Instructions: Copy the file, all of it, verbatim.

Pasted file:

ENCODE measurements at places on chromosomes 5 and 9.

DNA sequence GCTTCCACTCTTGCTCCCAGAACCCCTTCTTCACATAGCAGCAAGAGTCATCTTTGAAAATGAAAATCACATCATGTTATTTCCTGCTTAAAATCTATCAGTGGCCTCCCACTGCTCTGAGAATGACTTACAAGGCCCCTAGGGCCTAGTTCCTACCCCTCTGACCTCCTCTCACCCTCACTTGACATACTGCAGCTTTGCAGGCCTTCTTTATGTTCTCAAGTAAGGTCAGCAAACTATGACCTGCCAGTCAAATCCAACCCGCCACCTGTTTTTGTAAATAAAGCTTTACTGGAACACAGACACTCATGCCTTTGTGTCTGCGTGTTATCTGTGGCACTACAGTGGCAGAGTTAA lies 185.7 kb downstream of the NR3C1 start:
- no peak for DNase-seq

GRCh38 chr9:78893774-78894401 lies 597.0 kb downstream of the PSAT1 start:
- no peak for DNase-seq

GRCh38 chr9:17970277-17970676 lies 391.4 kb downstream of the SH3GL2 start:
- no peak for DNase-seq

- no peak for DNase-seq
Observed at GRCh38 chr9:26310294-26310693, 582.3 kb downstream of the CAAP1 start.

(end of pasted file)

ENCODE measurements at places on chromosomes 5 and 9.

DNA sequence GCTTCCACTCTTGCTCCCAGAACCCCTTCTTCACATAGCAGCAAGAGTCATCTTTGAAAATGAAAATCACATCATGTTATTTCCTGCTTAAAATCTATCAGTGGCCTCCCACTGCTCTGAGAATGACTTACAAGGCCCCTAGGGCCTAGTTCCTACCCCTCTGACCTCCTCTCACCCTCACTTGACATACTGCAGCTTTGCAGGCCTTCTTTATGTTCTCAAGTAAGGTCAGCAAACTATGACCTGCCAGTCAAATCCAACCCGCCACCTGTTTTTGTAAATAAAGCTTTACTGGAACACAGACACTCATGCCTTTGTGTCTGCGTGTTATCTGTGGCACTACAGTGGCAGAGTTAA lies 185.7 kb downstream of the NR3C1 start:
- no peak for DNase-seq

GRCh38 chr9:78893774-78894401 lies 597.0 kb downstream of the PSAT1 start:
- no peak for DNase-seq

GRCh38 chr9:17970277-17970676 lies 391.4 kb downstream of the SH3GL2 start:
- no peak for DNase-seq

- no peak for DNase-seq
Observed at GRCh38 chr9:26310294-26310693, 582.3 kb downstream of the CAAP1 start.